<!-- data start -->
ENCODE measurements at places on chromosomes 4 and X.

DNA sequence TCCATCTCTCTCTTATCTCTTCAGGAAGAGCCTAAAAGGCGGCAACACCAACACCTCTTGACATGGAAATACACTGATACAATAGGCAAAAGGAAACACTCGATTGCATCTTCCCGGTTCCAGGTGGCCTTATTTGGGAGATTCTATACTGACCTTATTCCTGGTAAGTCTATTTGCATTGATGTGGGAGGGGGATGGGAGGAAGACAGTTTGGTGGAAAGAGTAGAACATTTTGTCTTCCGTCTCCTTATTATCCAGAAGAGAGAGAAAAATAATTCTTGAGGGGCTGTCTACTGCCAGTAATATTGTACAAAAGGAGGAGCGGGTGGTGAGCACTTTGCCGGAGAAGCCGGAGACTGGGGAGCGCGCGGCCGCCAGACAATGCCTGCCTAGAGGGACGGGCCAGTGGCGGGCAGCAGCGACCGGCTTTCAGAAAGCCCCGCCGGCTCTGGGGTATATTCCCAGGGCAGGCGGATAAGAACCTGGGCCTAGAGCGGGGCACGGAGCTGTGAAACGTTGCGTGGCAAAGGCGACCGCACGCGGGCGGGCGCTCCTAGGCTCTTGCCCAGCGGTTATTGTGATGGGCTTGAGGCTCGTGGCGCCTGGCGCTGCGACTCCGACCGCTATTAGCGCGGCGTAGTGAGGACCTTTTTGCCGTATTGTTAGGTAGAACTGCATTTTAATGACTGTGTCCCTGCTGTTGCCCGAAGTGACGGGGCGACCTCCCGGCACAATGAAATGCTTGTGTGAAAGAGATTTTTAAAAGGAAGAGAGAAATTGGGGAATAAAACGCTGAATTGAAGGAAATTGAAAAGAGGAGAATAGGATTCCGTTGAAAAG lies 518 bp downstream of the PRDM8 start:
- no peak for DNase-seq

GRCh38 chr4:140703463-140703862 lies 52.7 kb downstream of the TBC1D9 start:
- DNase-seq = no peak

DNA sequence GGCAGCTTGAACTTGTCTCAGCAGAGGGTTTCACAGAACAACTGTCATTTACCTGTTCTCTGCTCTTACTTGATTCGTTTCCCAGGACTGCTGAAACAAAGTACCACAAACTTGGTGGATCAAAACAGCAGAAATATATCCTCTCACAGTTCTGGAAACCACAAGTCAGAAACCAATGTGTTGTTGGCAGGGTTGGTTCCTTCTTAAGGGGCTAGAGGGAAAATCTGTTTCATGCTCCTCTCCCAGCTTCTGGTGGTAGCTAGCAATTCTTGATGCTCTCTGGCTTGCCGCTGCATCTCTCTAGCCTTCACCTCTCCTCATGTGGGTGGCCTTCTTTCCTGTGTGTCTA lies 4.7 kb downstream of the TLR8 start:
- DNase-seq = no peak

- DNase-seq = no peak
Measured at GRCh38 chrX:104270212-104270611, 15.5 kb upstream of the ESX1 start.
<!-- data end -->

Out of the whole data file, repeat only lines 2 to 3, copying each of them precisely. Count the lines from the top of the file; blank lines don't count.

DNA sequence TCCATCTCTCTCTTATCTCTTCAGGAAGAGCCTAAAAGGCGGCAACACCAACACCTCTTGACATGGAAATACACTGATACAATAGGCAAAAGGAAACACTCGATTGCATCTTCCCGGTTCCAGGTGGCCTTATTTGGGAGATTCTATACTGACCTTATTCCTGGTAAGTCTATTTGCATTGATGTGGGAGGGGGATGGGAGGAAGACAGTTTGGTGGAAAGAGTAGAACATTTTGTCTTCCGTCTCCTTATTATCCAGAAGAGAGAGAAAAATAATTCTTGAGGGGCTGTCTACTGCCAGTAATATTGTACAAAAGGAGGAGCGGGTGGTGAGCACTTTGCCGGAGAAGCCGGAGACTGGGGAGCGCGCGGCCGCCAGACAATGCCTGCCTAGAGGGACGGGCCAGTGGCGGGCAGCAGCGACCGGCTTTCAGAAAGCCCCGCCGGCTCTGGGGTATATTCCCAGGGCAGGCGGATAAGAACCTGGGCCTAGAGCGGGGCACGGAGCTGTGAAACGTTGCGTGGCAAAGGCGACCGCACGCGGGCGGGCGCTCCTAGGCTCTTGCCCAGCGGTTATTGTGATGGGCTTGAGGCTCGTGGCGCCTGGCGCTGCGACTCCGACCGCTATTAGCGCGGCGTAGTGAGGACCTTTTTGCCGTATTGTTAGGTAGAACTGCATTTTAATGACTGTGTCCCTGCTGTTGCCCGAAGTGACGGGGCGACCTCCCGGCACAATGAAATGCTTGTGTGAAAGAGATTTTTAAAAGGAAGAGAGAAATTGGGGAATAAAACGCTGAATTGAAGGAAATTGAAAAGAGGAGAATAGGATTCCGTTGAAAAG lies 518 bp downstream of the PRDM8 start:
- no peak for DNase-seq